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Monday, July 23, 2007
Perspectives

CFIUS and Latin American Companies

The US Treasury Department hosts the Committee on Foreign Investment in the United States (CFIUS). (Photo: Government of the District of Columbia)
CHRONICLE SPECIAL
Latin America Advisor

US President George W. Bush is expected to sign into law a bill passed by Congress earlier this month enhancing government scrutiny of proposed sales to foreign buyers of critical infrastructure businesses deemed to have possible national security implications. Does the legislation strike a proper balance between protecting national security and encouraging foreign investment? What does the legislation mean for Latin American companies investing in the US?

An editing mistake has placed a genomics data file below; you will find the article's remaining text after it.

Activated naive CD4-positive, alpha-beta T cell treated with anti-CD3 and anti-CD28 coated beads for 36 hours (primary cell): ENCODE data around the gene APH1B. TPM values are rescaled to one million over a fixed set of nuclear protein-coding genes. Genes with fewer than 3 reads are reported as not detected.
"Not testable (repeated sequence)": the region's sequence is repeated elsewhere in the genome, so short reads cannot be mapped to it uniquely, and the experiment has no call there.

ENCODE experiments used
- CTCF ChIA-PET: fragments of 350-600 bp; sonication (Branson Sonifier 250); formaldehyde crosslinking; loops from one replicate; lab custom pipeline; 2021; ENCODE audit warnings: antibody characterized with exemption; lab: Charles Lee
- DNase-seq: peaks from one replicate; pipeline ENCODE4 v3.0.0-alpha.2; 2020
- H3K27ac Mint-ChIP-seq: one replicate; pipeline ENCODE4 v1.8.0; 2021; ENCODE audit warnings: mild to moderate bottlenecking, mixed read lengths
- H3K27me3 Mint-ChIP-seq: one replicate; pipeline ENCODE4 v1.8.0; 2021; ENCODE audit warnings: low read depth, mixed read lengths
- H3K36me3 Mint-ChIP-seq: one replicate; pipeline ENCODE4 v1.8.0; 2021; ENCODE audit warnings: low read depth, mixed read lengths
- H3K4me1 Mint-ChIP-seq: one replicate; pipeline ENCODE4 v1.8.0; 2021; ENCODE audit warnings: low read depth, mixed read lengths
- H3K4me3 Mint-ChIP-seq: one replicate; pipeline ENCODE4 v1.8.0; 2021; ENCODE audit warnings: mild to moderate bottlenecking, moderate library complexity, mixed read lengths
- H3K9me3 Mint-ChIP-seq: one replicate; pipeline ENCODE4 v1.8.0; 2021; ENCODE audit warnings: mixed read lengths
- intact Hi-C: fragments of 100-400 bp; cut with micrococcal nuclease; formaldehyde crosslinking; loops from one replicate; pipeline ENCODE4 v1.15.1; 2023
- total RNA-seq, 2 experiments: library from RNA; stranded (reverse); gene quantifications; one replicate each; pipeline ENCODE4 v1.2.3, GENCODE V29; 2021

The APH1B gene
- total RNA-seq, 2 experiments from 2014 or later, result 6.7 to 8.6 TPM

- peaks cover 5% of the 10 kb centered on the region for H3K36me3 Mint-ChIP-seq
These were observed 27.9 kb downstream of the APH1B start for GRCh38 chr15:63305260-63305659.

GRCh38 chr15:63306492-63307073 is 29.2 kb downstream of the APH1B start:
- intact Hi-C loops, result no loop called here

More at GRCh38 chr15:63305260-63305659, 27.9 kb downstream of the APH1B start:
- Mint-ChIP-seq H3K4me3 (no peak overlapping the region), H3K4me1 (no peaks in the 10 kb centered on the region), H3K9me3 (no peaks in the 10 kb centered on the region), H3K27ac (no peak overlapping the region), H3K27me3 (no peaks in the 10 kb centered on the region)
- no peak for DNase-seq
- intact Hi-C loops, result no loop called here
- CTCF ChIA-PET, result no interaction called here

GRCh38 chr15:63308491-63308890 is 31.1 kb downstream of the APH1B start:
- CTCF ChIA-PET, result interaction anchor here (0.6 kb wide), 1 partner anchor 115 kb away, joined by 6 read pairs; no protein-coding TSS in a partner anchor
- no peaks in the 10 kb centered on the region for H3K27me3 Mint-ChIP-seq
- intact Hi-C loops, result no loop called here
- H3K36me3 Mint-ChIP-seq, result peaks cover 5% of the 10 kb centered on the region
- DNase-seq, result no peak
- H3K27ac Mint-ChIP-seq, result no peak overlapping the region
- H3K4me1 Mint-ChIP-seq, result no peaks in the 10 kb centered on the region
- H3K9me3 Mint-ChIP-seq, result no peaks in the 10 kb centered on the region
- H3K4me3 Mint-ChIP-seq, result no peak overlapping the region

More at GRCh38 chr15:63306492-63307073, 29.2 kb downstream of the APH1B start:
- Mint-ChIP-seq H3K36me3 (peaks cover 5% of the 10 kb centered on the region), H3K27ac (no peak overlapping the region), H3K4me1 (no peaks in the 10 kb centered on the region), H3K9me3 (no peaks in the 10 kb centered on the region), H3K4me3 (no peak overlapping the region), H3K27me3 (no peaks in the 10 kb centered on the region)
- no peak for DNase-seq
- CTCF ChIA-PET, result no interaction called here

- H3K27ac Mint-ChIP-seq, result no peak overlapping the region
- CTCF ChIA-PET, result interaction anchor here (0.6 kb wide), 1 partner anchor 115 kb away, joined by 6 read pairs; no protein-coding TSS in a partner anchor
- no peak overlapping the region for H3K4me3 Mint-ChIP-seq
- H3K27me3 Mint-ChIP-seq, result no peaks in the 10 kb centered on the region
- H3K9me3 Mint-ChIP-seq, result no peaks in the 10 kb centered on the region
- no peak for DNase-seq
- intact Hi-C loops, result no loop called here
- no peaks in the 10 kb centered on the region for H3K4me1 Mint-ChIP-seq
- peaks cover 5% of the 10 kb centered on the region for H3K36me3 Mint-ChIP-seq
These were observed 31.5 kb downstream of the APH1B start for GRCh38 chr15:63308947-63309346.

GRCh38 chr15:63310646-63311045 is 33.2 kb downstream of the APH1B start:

Mélida Hodgson, Counsel in the International Department at Miller & Chevalier: The Foreign Investment and National Security Act of 2007 does strike a proper balance between protecting national security and encouraging foreign investment, at least as compared to the 2006 legislation to reform the Committee on Foreign Investment in the United States (CFIUS). The business community came out strongly in favor of the 2007 version, which they, along with the administration, had a role in crafting. In essence, there are some transactions—those involving foreign government-controlled entities, and critical infrastructure and energy assets—that will likely receive greater scrutiny than in past years. (And, arguably, foreign government-controlled transactions should have been receiving greater scrutiny under previously existing legislation.) The legislation, for the most part, imposes a number of burdensome reporting and certification requirements on agencies involved in the process. Some of these existed before the enhancement, but were not complied with. In addition, more prominent roles for the director of national intelligence and the Department of Homeland Security will likely mean that transactions involving infrastructure and any issues that could implicate terrorism fears will be subject to more intense scrutiny. What this means for Latin American companies is essentially the same as for other companies—for the near future, companies should file with CFIUS unless they are certain that their transactions in no way implicate US national security (and if they are a government-controlled entity, they must file). Last year, a private Venezuelan company bought a US company that made electoral ballot machines, and did not initially file for a review of the transaction. It received a phone call from CFIUS and subsequently filed for review. More relevant for Latin American companies may be the legislation's requirement that CFIUS consider a country's cooperation in counterterrorism efforts. This creates room for Western Hemisphere politics to enter the process.